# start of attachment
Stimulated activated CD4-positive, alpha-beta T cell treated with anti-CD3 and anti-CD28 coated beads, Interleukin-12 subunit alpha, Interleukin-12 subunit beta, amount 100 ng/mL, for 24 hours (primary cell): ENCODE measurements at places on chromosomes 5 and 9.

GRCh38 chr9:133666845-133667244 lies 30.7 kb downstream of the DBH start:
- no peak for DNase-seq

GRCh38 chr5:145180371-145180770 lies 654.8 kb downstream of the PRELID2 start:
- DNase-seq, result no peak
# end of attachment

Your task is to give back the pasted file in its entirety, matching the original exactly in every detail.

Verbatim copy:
Stimulated activated CD4-positive, alpha-beta T cell treated with anti-CD3 and anti-CD28 coated beads, Interleukin-12 subunit alpha, Interleukin-12 subunit beta, amount 100 ng/mL, for 24 hours (primary cell): ENCODE measurements at places on chromosomes 5 and 9.

GRCh38 chr9:133666845-133667244 lies 30.7 kb downstream of the DBH start:
- no peak for DNase-seq

GRCh38 chr5:145180371-145180770 lies 654.8 kb downstream of the PRELID2 start:
- DNase-seq, result no peak